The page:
Terms You Should Know About Free Speech

Free Speech

Speech without censorship. Freedom of speech, the right to say whatever you want without retribution, is protected by the 1st Amendment of the Bill of Rights.

The Bill of Rights

The Bill Of Rights consists of the first 10 amendments to the constitution, designed to limit the power of the government and protect the American citizen’s natural rights.

1st Amendment Rights

The rights protected by the 1st Amendment of the Bill of Rights. They protect the freedoms of religion, speech, and press, as well as the right to assemble and the right to petition.

Freedom of Assembly

The right to assemble. Protecting this right ensures the liberty to come together in groups and express opinions, views, or beliefs without interference from the government.

Freedom of Press

The right to a free and fair press; the right for newspapers and other media to report and publish stories without government censorship or government influence.

Clear and Present Danger

A term used by Justice Holmes in Schenck v. United States (1919) ruling that upheld that speech could be limited if it posed a “clear and present danger” to other citizens, who the government had a right to protect. This case, which dealt with was one of the first instance of a boundary on free speech that was deemed constitutional.

Imminent Lawless Action

Replaced the “clear and present danger” test in 1969 in the court case Brandenburg v. Ohio as a way to define what speech was protected by the 1st Amendment. Now, speech can be restricted if the speaker strives to provoke an “imminent” and “likely” violation of law.

Gitlow v. New York

The 1925 U.S. Supreme Court case that applies the First Amendment, including free speech, to the state governments.

Anonymous Speech

In 1960, the court struck down a Los Angeles city ordinance that banned anonymous pamphlets (Talley v. California), declaring anonymous speech was included in the free speech protected by the 1st Amendment.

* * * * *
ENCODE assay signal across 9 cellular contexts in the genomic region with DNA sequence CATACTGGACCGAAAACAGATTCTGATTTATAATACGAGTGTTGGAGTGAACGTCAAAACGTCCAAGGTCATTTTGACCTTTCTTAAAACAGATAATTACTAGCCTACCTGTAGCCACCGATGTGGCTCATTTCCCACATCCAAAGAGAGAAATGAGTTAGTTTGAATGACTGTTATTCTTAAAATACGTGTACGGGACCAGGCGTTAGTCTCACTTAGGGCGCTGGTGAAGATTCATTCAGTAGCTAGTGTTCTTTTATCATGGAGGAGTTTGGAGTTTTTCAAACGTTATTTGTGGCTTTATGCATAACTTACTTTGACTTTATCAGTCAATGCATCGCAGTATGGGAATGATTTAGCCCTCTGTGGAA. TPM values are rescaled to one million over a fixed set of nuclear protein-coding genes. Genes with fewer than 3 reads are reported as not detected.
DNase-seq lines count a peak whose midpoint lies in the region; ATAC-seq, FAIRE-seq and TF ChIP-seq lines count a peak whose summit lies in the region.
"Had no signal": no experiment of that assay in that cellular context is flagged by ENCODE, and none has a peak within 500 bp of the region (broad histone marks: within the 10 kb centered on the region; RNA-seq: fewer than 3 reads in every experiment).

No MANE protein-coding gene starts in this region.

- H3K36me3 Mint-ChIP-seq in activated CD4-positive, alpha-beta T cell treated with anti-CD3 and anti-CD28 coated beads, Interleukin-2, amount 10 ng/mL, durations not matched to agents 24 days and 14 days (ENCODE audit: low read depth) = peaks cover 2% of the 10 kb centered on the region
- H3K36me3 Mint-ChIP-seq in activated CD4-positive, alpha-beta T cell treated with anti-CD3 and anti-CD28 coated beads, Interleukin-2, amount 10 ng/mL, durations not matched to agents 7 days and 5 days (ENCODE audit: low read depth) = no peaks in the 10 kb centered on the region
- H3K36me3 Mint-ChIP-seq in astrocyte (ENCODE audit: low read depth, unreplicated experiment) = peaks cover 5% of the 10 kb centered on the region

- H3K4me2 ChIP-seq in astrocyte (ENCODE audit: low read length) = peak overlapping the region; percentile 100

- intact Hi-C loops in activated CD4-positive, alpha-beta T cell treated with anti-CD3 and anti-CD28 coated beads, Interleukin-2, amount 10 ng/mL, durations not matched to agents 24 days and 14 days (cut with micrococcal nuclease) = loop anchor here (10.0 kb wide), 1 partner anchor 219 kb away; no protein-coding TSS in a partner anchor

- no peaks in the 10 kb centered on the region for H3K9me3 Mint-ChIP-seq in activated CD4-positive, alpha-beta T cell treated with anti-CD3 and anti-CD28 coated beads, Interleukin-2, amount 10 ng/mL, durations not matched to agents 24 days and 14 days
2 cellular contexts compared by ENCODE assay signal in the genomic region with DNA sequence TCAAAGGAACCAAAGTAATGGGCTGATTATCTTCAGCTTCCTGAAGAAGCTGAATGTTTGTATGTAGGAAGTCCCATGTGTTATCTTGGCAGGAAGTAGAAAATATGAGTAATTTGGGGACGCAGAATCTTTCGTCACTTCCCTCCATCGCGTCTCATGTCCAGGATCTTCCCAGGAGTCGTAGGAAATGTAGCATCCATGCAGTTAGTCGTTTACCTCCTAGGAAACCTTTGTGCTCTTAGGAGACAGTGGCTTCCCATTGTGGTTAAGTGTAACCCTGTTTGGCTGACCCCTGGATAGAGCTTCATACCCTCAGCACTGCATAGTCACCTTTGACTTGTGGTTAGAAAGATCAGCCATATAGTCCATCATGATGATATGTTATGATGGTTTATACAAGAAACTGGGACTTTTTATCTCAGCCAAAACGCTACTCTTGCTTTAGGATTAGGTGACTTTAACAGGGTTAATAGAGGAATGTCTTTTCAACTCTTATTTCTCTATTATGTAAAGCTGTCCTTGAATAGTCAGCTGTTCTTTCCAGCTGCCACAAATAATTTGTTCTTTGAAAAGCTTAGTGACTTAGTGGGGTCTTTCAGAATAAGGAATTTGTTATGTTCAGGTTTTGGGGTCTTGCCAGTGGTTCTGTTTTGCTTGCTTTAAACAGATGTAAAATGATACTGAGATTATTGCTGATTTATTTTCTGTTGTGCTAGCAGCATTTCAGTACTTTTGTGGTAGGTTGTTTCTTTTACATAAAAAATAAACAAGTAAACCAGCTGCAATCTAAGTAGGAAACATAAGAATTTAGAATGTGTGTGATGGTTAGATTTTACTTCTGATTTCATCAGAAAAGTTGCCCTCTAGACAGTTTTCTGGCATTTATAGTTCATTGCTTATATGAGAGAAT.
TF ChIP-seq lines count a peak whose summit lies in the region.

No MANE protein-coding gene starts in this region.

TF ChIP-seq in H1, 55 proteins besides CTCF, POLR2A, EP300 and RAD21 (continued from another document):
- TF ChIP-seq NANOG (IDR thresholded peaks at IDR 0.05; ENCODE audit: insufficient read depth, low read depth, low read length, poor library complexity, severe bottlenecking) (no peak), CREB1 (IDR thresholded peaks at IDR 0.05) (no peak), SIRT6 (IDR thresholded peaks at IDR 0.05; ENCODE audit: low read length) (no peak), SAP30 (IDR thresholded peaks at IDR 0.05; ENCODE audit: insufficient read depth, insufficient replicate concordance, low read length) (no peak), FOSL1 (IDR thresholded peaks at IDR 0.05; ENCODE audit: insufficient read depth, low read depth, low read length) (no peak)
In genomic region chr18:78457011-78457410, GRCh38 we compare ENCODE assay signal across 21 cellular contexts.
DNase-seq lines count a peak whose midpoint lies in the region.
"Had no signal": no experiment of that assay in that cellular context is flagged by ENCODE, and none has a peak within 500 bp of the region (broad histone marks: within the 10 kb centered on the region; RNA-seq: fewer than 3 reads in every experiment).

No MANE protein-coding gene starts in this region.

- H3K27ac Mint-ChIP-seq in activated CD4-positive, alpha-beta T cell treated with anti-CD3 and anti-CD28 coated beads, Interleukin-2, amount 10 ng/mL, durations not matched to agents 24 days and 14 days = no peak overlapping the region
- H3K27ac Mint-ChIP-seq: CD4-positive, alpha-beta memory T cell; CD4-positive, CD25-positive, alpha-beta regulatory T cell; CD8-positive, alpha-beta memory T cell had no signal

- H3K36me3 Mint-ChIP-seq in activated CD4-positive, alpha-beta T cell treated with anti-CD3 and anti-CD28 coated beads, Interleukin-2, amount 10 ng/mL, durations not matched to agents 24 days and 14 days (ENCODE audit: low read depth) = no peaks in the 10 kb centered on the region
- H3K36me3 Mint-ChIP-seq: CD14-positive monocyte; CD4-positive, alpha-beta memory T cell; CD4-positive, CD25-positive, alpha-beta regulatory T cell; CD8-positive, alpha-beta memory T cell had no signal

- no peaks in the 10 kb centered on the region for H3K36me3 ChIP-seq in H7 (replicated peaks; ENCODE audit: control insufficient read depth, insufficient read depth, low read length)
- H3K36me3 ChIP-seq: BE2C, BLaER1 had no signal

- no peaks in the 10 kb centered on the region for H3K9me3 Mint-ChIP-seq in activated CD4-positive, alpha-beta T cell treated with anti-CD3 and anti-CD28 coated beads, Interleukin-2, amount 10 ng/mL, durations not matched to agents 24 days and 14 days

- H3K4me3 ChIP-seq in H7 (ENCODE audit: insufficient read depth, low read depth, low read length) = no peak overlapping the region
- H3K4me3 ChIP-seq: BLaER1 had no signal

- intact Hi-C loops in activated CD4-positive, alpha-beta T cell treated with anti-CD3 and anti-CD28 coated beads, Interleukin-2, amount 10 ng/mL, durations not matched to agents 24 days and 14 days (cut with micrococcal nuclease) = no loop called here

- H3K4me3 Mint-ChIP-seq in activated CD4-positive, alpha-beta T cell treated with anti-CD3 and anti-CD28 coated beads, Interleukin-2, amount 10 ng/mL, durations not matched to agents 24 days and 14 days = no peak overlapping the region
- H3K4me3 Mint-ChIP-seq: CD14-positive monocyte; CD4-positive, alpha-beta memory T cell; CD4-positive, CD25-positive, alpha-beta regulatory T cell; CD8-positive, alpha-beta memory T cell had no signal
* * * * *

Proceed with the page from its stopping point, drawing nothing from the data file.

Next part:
School Speech

In 1969, Tinker v. Des Moines defined the rights of students, upholding that the 1st Amendment at the freedom of speech indeed applied to public schools.

Symbolic Speech

A term used to describe actions meant to convey a message in the same manner as speech, for example, an armband worn in protest of war. Symbolic speech is now agreed to be protected under the 1st Amendment, though it is not expressly written.

Free Speech Zones

controversial practice where cities or politicians set up fenced-off areas where people can express their beliefs or opinions freely. Some say this is a violation of the 1st Amendment as the entire country should be a free speech zone.


In the legal sense, obscenity refers to explicitly sexual messages or images, most often pornography. If deemed obscene, a message/image is not protected by the 1st Amendment. In 1957, the Supreme Court’s decision in Roth V. United States defined obscenity as “"utterly without redeeming social importance”, protecting classic literature that also includes sexual imagery. However, the court has had a difficult time concretely establishing what constitutes as obscenity. The court revisited this definition in 1973 with Miller v. California, finally agreeing upon a test to determine obscenity.

Libel, Slander, or Defamation

Defamation refers to the expression of a statement about a person, group, product, etc that is portrayed as factual and intended to give a negative image. Slander is spoken malicious or false defamation, while libel is written defamation.

Content Regulation

Courts have not been sympathetic to any type of content regulation for journalists, upholding the 1st Amendment rights of free speech and free press.

Hate Speech

Hate speech, malicious expression towards a particular group based on their gender, age, race, sexual orientation, etc, is considered constitutional in the United States, reiterating that while the government or courts may not like what is being said, they must support the right of an individual to say it.


Cornell Law

First Amendment Center

<William and Mary Law Review